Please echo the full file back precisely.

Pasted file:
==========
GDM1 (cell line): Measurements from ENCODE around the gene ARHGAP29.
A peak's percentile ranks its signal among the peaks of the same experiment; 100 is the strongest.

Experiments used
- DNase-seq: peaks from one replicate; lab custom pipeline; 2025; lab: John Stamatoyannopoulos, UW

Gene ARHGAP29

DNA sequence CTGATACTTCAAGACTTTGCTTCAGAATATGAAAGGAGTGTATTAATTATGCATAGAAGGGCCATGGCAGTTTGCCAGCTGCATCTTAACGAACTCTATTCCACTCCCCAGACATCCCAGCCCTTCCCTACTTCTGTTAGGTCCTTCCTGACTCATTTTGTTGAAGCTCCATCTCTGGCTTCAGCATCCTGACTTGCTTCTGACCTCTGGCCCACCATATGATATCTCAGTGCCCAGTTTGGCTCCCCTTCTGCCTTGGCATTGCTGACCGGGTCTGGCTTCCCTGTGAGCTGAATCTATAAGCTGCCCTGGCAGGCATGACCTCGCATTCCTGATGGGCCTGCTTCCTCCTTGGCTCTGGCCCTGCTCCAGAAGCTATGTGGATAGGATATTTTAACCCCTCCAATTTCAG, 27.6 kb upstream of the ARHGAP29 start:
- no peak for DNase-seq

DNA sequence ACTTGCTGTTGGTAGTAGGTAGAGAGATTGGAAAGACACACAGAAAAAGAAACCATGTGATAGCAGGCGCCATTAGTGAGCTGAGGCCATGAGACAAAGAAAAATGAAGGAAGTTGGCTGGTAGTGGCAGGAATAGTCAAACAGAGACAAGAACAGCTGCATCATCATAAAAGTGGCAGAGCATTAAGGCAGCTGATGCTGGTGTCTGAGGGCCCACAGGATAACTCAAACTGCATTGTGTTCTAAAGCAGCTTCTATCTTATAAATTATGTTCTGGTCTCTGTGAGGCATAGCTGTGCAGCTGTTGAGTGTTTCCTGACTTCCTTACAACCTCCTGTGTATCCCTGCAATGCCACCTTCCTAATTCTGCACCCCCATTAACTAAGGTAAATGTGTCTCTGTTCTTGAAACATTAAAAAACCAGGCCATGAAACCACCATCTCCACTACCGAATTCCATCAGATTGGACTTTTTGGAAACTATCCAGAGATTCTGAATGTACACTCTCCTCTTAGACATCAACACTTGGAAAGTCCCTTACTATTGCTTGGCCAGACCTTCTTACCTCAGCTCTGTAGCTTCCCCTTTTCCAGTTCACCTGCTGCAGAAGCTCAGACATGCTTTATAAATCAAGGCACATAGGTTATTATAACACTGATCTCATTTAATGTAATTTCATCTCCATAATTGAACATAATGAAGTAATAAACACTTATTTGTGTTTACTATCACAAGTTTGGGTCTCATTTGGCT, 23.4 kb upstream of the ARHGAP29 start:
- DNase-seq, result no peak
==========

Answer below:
GDM1 (cell line): Measurements from ENCODE around the gene ARHGAP29.
A peak's percentile ranks its signal among the peaks of the same experiment; 100 is the strongest.

Experiments used
- DNase-seq: peaks from one replicate; lab custom pipeline; 2025; lab: John Stamatoyannopoulos, UW

Gene ARHGAP29

DNA sequence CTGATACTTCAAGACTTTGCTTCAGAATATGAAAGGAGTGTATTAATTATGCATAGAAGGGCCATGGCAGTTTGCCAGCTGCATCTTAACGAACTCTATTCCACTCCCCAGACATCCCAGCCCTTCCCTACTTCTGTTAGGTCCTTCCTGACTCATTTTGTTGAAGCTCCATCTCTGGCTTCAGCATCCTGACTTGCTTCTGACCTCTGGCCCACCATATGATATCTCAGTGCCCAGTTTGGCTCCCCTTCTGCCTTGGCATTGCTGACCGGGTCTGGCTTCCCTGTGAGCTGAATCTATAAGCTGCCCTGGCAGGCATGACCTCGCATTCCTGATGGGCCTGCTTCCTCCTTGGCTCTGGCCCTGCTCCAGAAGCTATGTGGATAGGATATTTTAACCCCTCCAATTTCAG, 27.6 kb upstream of the ARHGAP29 start:
- no peak for DNase-seq

DNA sequence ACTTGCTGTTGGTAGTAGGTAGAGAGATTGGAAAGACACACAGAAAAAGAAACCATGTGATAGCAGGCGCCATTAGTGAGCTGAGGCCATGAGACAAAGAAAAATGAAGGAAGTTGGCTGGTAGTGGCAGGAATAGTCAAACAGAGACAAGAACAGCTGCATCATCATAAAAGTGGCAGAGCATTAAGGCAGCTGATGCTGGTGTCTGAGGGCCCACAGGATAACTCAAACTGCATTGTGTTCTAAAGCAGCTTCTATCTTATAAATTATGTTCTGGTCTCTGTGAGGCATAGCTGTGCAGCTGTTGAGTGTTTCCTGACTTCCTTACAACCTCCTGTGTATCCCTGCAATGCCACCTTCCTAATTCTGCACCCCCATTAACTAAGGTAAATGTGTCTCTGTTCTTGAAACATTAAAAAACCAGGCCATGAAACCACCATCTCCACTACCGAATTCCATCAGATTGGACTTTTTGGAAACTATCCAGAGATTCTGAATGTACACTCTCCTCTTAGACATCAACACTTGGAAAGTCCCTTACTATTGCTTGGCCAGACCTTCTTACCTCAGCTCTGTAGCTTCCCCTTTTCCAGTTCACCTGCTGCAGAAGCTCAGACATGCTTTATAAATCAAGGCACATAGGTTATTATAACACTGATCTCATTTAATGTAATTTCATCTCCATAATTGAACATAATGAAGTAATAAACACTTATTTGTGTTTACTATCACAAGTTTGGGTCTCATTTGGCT, 23.4 kb upstream of the ARHGAP29 start:
- DNase-seq, result no peak